Amidst a national struggle, championed by the Central Bank of Nigeria to bridge financial exclusion gaps in Nigeria, Ope Adeoye, the Chief Executive Officer of OnePipe in this interview with BUSINESS METRICS, gives hope that achieving the country’s financial inclusion targets can come easier and faster by leveraging on embedded finance which democratises finance and enables SMEs and non-financial players to offer financial services across various platforms.
B.Metrics: With a 0.9 percent growth, Nigeria’s financial inclusion rate improved to 64.1 per cent in 2020 from 63.2 percent in 2018. What are some of the challenges affecting the slow growth of Nigeria’s financial inclusion index?
O.Adeoye: Nigeria today has a high proportion of the informal sector and the leading proposition to them being offered today by traditional financial institutions are not very attractive to them or rather not reflective of their realities.
B.Metrics: What is embedded finance and how important is it for driving financial inclusion in Nigeria?
O.Adeoye: Embedded Finance makes it possible for non-financial companies to offer financial services. It primarily involves the integration of financial services with traditionally non-financial components such as a business or product. To help drive financial inclusion, embedded finance will provide a viable means for SMEs to drive growth in capital for areas like farming, retail, logistics and distribution such that these SMEs will have access to credit programs that can help finance their businesses which then helps to drive economic growth.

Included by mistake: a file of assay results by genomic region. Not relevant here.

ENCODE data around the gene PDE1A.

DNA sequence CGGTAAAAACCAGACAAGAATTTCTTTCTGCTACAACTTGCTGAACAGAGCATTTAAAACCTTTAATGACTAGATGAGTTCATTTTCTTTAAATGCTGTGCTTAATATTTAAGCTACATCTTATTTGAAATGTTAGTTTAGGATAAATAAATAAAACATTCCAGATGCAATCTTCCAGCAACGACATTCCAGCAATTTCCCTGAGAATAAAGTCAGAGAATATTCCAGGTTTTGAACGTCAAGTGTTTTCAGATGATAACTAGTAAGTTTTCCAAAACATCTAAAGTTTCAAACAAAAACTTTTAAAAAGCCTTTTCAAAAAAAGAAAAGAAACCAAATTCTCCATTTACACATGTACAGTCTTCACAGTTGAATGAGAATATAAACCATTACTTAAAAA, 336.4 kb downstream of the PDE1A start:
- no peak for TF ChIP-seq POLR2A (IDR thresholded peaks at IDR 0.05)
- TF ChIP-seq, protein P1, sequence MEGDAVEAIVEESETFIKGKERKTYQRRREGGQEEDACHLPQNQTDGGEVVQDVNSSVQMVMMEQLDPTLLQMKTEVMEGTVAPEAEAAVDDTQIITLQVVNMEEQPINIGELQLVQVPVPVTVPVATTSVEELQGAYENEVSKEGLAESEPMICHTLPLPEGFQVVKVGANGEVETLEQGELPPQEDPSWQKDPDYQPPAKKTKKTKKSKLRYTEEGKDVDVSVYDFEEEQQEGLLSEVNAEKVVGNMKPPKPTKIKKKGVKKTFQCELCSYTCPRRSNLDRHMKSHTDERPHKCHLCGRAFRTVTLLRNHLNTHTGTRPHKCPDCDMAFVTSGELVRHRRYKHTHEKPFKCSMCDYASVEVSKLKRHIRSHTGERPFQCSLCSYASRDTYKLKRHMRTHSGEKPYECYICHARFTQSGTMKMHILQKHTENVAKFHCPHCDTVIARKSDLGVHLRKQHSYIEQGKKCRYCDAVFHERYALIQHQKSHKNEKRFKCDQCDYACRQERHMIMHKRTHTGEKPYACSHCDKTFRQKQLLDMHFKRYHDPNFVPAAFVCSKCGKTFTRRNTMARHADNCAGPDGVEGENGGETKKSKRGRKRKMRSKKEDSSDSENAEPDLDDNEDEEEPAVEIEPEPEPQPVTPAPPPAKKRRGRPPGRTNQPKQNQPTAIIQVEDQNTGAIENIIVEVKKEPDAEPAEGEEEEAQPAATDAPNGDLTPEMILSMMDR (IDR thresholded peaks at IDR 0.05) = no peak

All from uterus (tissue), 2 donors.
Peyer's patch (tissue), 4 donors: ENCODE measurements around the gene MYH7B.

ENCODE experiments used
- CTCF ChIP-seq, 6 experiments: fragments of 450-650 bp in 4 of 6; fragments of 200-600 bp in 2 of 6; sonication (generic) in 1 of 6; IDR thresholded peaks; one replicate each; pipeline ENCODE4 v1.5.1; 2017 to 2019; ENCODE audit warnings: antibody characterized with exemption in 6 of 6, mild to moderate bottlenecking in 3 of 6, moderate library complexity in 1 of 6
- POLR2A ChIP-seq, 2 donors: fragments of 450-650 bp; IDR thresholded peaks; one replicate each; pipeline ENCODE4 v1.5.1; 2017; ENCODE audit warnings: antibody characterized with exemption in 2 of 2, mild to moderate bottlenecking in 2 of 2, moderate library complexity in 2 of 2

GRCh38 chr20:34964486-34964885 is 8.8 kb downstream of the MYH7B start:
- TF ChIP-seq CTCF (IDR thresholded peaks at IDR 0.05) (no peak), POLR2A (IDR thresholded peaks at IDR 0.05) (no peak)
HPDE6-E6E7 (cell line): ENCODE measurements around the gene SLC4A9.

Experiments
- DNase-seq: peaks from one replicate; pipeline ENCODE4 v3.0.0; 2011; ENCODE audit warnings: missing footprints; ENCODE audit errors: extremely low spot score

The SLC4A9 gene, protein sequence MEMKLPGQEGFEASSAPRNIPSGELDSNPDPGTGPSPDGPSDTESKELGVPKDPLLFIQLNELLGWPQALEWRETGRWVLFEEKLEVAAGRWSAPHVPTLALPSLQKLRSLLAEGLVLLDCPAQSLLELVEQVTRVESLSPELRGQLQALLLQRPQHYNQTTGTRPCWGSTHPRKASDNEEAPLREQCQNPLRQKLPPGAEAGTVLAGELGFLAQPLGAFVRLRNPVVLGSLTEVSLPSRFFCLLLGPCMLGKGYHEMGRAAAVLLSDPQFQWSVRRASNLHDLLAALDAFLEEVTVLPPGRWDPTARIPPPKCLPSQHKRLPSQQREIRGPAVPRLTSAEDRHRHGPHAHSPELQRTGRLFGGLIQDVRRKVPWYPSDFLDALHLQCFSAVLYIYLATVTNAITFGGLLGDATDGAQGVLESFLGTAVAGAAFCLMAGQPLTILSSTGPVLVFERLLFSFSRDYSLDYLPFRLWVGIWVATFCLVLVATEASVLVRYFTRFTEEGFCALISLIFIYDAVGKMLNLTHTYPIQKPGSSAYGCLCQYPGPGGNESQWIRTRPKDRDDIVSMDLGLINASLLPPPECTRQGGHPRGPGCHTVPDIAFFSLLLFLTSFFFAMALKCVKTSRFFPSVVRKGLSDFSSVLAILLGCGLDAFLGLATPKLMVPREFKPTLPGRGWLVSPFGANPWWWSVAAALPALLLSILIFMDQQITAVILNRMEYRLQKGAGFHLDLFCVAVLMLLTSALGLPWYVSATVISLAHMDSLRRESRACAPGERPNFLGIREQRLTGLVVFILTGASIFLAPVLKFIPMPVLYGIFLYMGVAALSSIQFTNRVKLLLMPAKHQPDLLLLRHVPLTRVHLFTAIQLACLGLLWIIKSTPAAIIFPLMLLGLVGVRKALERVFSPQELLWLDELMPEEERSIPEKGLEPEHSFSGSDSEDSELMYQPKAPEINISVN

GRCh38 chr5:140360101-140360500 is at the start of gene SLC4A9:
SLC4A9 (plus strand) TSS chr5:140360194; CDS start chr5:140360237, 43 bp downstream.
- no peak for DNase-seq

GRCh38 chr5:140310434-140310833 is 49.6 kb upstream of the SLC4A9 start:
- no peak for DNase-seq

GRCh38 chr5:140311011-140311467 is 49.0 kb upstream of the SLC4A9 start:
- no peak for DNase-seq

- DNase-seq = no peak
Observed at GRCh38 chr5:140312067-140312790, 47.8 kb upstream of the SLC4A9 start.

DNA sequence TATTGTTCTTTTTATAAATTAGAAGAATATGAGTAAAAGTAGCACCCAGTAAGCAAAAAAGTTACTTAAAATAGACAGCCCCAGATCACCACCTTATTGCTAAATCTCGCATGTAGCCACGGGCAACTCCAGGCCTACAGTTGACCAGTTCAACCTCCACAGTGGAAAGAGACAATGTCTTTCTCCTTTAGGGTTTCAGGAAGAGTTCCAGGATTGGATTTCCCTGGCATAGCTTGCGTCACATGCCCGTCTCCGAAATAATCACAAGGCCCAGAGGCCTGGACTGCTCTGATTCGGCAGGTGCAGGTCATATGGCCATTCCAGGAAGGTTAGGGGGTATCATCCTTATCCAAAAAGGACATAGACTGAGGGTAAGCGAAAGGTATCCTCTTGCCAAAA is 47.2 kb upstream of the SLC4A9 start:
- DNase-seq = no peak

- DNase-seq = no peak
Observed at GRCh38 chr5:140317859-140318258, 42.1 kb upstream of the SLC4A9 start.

B.Metrics: How disruptive is embedded finance likely to be in the financial ecosystem?
O.Adeoye: There is somewhat a wide and agreed consensus that embedded finance could possibly be a big wave in the financial ecosystem similar to the uptrend already identified with blockchain technology. Businesses and institutions including the traditional banks and MFBs are well on the way to setting themselves up for the demand in solving some of the challenges being faced by SMEs and the likes due to limited availability of financial technological powered options.
B.Metrics: What are some of the untapped opportunities that embedded finance can introduce to the business sector in Nigeria?
O.Adeoye: There seems to be demand for working capital by SMEs and I think this could be one of the untapped opportunities with embedded finance whereby loans will be offered primarily based off on an already established relationship between one or more related entities within a supply chain, be it businesses, institutions or even community groups that would traditionally not have been visible to formal financial entities like banks if not for the layer of embedded finance introduced to capture this transactional relationship and opportunity.
B.Metrics: How can embedded finance integrate the informal sector into the banking ecosystem?
O.Adeoye: Perhaps more openness and willingness to embrace embedded finance from non-traditional businesses, institutions and influential entities will help with this such that their captive audience could benefit from the financial services and products being offered. For example, OnePipe’s partnership with Releaf (Releaf sources produce from over 1,800 smallholder farmers in the southern part of Nigeria with a vision to industrialize food processing in Africa) enabled farmers to dial a short code to have accounts issued to them without much hassle involved or visiting a bank branch (which are usually miles away). For several of these farmers, this partnership offered them the opportunity to have their BVNs enrolled, made possible by the support of OnePipe’s partner banks in this case. More initiatives and partnerships like this will be quite helpful to the informal sector and a viable way to integrate them into the backing ecosystem.